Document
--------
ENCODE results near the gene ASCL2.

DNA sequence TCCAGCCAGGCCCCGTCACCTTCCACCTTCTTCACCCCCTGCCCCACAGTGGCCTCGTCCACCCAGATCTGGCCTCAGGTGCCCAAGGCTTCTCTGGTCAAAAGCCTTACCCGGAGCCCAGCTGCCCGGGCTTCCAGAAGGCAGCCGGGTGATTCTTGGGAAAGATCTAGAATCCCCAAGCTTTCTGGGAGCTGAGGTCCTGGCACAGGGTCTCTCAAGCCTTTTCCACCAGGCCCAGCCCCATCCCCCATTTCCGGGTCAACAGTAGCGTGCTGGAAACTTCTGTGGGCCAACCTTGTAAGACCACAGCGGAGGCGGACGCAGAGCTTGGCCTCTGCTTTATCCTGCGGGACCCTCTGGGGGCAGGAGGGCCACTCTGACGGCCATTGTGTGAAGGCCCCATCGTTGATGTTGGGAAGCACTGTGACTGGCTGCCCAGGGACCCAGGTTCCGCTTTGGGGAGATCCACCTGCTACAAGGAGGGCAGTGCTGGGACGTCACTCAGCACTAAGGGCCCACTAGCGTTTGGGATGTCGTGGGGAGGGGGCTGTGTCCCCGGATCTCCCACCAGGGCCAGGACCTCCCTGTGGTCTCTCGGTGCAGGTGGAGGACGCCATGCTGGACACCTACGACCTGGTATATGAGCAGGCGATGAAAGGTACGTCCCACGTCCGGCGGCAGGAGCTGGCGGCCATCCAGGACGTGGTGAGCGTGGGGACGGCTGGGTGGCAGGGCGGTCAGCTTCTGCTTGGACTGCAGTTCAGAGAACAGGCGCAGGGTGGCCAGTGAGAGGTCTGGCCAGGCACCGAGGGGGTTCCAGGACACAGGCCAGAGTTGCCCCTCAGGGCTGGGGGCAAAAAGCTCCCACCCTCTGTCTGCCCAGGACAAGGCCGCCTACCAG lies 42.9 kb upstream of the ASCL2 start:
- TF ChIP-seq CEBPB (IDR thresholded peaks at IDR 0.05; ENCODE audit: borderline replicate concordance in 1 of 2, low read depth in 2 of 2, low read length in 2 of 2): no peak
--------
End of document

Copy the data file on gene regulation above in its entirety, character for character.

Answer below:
ENCODE results near the gene ASCL2.

DNA sequence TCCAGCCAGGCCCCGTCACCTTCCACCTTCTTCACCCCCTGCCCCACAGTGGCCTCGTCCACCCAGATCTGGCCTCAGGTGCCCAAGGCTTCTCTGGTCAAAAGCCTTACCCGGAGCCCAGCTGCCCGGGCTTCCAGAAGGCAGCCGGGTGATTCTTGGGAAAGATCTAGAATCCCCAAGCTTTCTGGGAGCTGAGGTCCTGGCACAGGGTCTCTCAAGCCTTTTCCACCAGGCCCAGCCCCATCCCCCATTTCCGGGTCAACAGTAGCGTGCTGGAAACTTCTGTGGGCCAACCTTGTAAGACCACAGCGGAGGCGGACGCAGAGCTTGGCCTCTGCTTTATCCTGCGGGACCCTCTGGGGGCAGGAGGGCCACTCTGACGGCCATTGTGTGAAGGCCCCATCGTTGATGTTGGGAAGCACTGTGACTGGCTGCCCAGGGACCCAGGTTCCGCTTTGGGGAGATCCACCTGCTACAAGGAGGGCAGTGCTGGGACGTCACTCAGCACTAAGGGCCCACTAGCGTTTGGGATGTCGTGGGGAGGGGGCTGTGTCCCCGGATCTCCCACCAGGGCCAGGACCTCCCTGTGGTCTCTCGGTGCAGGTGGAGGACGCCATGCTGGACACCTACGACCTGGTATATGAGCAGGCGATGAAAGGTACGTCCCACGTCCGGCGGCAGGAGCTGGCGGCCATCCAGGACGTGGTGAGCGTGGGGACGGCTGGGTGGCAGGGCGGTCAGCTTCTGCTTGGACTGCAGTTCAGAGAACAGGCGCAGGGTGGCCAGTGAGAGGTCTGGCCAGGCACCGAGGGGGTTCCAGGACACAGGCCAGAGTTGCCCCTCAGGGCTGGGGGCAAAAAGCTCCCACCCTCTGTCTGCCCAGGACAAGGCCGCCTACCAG lies 42.9 kb upstream of the ASCL2 start:
- TF ChIP-seq CEBPB (IDR thresholded peaks at IDR 0.05; ENCODE audit: borderline replicate concordance in 1 of 2, low read depth in 2 of 2, low read length in 2 of 2): no peak